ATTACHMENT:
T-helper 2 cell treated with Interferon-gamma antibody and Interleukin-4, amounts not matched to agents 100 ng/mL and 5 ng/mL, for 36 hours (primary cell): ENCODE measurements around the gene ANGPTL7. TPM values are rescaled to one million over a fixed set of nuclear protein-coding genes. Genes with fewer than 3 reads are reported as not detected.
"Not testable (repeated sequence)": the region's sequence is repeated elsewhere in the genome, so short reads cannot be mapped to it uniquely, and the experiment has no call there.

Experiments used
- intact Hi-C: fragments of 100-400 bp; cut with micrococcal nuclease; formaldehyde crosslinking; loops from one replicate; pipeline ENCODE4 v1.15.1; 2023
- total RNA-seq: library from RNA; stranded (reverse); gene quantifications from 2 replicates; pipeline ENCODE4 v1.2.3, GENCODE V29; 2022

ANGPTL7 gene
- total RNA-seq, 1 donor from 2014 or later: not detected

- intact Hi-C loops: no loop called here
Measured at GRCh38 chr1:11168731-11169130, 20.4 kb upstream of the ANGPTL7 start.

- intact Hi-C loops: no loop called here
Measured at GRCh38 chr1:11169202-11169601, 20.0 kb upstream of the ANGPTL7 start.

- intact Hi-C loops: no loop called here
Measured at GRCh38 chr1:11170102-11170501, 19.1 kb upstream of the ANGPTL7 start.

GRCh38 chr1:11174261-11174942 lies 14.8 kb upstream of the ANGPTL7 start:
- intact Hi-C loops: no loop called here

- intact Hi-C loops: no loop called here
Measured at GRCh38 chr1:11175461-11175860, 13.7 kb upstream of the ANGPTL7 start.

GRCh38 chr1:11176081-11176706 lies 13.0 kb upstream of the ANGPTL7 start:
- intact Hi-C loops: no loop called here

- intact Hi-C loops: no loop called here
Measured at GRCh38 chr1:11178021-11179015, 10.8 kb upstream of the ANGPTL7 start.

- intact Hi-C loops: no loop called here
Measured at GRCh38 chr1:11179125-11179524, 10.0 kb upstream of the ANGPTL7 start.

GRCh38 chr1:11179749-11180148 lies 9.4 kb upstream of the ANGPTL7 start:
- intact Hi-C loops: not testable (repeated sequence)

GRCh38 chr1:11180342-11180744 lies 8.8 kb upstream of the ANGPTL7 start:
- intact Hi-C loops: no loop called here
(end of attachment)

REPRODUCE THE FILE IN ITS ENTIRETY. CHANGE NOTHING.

T-helper 2 cell treated with Interferon-gamma antibody and Interleukin-4, amounts not matched to agents 100 ng/mL and 5 ng/mL, for 36 hours (primary cell): ENCODE measurements around the gene ANGPTL7. TPM values are rescaled to one million over a fixed set of nuclear protein-coding genes. Genes with fewer than 3 reads are reported as not detected.
"Not testable (repeated sequence)": the region's sequence is repeated elsewhere in the genome, so short reads cannot be mapped to it uniquely, and the experiment has no call there.

Experiments used
- intact Hi-C: fragments of 100-400 bp; cut with micrococcal nuclease; formaldehyde crosslinking; loops from one replicate; pipeline ENCODE4 v1.15.1; 2023
- total RNA-seq: library from RNA; stranded (reverse); gene quantifications from 2 replicates; pipeline ENCODE4 v1.2.3, GENCODE V29; 2022

ANGPTL7 gene
- total RNA-seq, 1 donor from 2014 or later: not detected

- intact Hi-C loops: no loop called here
Measured at GRCh38 chr1:11168731-11169130, 20.4 kb upstream of the ANGPTL7 start.

- intact Hi-C loops: no loop called here
Measured at GRCh38 chr1:11169202-11169601, 20.0 kb upstream of the ANGPTL7 start.

- intact Hi-C loops: no loop called here
Measured at GRCh38 chr1:11170102-11170501, 19.1 kb upstream of the ANGPTL7 start.

GRCh38 chr1:11174261-11174942 lies 14.8 kb upstream of the ANGPTL7 start:
- intact Hi-C loops: no loop called here

- intact Hi-C loops: no loop called here
Measured at GRCh38 chr1:11175461-11175860, 13.7 kb upstream of the ANGPTL7 start.

GRCh38 chr1:11176081-11176706 lies 13.0 kb upstream of the ANGPTL7 start:
- intact Hi-C loops: no loop called here

- intact Hi-C loops: no loop called here
Measured at GRCh38 chr1:11178021-11179015, 10.8 kb upstream of the ANGPTL7 start.

- intact Hi-C loops: no loop called here
Measured at GRCh38 chr1:11179125-11179524, 10.0 kb upstream of the ANGPTL7 start.

GRCh38 chr1:11179749-11180148 lies 9.4 kb upstream of the ANGPTL7 start:
- intact Hi-C loops: not testable (repeated sequence)

GRCh38 chr1:11180342-11180744 lies 8.8 kb upstream of the ANGPTL7 start:
- intact Hi-C loops: no loop called here